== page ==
I asked this question on math.stackexchange.com, but haven't received an answer, so I thought I'd brave the waters here.

Suppose $M$ is a smooth oriented compact connected $m$-dimensional manifold and let $A^m(M)$ denote the set of smooth exterior differential $m$-forms on $M$. We can integrate members of $A^m(M)$, and the mapping $\phi\mapsto\int_M\phi$ has several properties:

- It's not identically $0$.
- It's linear.
- It's symmetric.

By "it's symmetric", I mean that if $f:M\to M$ is an orientation-preserving diffeomorphism, then $\int_M \phi = \int_M f^*\circ \phi$. I think that expresses the idea of symmetry I have in mind. Basically, all points on $M$ are equivalent as far as integration is concerned.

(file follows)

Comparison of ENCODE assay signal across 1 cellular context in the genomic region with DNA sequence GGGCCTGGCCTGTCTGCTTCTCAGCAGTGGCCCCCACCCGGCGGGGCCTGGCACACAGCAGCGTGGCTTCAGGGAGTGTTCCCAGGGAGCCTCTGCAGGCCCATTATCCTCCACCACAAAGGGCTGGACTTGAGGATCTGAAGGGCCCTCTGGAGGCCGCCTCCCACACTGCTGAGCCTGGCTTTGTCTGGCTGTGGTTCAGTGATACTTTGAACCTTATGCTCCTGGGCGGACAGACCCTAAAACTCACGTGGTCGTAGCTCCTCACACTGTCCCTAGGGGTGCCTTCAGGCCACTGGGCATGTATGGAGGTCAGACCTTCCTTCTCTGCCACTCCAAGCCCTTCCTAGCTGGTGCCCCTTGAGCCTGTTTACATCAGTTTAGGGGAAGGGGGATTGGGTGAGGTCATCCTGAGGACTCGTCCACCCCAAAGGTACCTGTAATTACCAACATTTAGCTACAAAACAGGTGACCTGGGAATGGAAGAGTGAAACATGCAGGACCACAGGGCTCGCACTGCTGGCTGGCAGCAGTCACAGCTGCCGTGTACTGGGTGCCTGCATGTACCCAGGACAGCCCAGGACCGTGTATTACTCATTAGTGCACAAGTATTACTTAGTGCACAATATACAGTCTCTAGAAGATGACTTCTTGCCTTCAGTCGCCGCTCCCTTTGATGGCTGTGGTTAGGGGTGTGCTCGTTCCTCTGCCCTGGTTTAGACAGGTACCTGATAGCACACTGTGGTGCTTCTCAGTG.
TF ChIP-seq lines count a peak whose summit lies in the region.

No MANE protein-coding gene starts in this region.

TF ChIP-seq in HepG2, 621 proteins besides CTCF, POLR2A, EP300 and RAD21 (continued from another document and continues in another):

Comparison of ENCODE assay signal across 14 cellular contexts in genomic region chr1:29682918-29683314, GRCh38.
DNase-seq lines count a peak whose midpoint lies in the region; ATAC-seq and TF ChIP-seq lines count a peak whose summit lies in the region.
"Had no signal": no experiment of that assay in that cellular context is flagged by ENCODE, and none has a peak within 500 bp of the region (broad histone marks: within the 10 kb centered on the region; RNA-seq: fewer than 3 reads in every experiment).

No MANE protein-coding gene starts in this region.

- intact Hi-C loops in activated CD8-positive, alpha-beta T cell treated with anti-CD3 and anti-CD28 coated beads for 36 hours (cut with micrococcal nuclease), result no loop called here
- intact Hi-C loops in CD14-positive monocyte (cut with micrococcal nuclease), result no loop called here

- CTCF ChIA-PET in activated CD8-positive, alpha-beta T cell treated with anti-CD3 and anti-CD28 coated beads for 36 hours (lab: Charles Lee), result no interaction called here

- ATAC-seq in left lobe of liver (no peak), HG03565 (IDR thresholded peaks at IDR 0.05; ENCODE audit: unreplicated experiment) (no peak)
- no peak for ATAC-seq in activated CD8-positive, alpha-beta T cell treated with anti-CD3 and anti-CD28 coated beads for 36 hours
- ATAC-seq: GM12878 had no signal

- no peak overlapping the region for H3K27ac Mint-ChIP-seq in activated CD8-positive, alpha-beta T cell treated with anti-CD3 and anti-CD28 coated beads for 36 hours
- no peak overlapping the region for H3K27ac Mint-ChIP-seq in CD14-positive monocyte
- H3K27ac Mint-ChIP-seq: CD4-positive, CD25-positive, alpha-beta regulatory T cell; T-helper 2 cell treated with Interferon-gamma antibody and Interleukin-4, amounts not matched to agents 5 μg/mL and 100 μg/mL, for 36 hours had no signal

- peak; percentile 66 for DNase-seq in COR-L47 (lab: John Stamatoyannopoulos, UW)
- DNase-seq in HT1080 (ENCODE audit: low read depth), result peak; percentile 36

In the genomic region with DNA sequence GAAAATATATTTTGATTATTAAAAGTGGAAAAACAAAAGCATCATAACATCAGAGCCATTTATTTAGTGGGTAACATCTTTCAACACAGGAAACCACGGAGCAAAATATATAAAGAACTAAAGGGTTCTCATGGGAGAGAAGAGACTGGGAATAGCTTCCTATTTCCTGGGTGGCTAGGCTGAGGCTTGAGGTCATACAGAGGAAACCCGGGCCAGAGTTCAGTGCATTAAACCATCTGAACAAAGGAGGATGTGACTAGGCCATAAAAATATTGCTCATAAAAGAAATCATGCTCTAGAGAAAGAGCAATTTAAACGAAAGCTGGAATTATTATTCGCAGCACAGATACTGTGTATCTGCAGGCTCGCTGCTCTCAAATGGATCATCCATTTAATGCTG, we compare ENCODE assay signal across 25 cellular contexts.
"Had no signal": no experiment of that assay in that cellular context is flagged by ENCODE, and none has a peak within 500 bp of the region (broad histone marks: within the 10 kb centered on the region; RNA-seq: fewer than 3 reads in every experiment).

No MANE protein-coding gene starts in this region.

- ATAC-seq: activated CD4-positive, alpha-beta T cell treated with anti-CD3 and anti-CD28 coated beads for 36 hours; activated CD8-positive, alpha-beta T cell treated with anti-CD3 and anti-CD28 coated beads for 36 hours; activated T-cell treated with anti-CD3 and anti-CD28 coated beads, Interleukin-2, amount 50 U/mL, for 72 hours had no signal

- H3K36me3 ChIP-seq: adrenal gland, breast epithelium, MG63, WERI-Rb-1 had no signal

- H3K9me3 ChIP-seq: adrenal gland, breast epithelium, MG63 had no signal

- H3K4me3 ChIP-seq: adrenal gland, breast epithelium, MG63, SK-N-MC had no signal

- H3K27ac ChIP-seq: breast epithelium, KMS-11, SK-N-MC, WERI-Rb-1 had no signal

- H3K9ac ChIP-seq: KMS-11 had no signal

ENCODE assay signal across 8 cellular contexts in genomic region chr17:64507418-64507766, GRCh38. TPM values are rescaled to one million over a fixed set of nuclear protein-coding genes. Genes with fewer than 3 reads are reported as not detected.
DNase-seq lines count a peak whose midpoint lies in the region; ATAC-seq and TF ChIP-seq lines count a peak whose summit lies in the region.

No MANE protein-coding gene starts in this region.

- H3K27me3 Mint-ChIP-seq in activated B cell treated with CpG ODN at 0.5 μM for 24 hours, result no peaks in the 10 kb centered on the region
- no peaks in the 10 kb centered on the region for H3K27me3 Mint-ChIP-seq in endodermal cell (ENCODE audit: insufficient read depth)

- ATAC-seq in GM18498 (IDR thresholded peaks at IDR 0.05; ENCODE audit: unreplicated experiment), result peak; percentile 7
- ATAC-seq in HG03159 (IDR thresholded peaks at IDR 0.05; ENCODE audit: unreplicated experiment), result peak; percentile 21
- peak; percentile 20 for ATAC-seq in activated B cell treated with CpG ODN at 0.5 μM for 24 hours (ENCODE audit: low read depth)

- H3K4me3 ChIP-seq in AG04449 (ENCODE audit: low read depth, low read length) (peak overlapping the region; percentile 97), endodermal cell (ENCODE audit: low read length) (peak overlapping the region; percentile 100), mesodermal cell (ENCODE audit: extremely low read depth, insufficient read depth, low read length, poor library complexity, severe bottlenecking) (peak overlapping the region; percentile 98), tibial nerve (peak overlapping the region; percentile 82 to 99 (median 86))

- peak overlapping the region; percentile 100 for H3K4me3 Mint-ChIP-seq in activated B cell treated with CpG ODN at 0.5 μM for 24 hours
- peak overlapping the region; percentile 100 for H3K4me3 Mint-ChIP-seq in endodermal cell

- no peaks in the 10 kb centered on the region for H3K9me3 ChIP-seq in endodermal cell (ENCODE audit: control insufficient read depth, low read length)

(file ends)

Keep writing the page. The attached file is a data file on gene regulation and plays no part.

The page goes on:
My question is: Do these properties uniquely determine the space $A^m(M)$ and the usual definition of integration? More precisely, is there some smooth compact connected $m$-manifold $M$, a space $S$ of smooth sections of the tensor bundle of $M$, a large family $F$ of diffeomorphisms of $M$, and a non-trivial linear functional $\lambda:S\to\mathbb{R}$ such that $\lambda( \phi) = \lambda( f^*\circ \phi)$ for all $\phi\in S$ and $f\in F$, but is not just integration of exterior $m$-forms, up to constant scale factor?

My motivation for asking this question: I suspect almost everyone who's ever learned about integration of differential forms on manifolds has wondered why those particular definitions were chosen. The answer is probably some variant of, "Because those definitions work." But must it be this way? Are they the *only* definitions that make integration work?